Having proved the illegitimacy of depriving a person of the generative faculty in this way, there arises a second question, namely, that of the State and Matrimony.

Independently of the State, man has an absolute right to marry, if capable of doing so. This right is given him with his existence, just as he has a right to life, because "individual existence and the institution of the family precede the State, and therefore, though the State may issue regulations with regard to marriage, it has no right to prohibit marriages totally to any man of class of men".[2] But what if a man is incapable of discharging the responsibilities of marriage? "Although man has an absolute right to marry, as he has to life, if he cannot fulfil the duties of the married state, he may rightly be deprived of the exercise of the right to marry, though radically he retains the right."[3]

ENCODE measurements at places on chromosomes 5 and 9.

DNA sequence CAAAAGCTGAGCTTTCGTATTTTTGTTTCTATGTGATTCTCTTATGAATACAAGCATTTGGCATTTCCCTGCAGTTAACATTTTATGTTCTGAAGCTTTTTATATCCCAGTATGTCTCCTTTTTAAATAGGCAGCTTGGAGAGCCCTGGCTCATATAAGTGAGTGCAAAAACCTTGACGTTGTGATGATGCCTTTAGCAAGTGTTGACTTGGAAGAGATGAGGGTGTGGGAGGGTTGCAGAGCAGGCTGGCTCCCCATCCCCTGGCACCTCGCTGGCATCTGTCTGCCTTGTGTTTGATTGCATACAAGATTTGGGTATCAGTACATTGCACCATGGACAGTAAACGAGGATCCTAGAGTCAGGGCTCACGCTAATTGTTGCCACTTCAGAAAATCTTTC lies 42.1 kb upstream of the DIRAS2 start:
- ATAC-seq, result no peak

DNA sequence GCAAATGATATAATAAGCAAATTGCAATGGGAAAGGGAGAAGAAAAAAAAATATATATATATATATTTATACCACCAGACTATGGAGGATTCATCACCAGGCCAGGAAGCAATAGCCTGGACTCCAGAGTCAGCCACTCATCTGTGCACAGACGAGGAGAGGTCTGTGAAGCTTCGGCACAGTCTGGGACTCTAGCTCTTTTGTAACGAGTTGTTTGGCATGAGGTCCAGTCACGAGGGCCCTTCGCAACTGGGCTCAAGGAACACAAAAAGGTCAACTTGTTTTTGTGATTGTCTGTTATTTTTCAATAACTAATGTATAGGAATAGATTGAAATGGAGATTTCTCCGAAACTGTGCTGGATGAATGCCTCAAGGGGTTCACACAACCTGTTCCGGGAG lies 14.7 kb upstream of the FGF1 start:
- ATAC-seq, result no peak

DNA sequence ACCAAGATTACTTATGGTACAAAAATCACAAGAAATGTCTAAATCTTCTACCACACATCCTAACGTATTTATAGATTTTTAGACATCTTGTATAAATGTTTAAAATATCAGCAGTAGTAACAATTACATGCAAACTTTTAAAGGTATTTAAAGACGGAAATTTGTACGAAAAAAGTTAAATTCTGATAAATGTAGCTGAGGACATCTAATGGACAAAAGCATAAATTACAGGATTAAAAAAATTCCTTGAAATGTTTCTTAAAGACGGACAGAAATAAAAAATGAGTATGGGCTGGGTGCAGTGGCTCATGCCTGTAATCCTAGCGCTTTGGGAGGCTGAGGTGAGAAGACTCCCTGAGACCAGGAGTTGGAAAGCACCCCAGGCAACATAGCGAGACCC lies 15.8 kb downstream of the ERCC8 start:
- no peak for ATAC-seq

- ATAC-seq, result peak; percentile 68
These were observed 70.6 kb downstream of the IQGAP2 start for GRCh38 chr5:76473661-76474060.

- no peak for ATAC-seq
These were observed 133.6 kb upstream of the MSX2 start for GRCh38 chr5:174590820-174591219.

The two following questions arise and demand an answer.

(1) Is the State allowed to prevent the marriage of a person who has absolutely lost rational control over himself, and if it has this power, by what title does it claim it?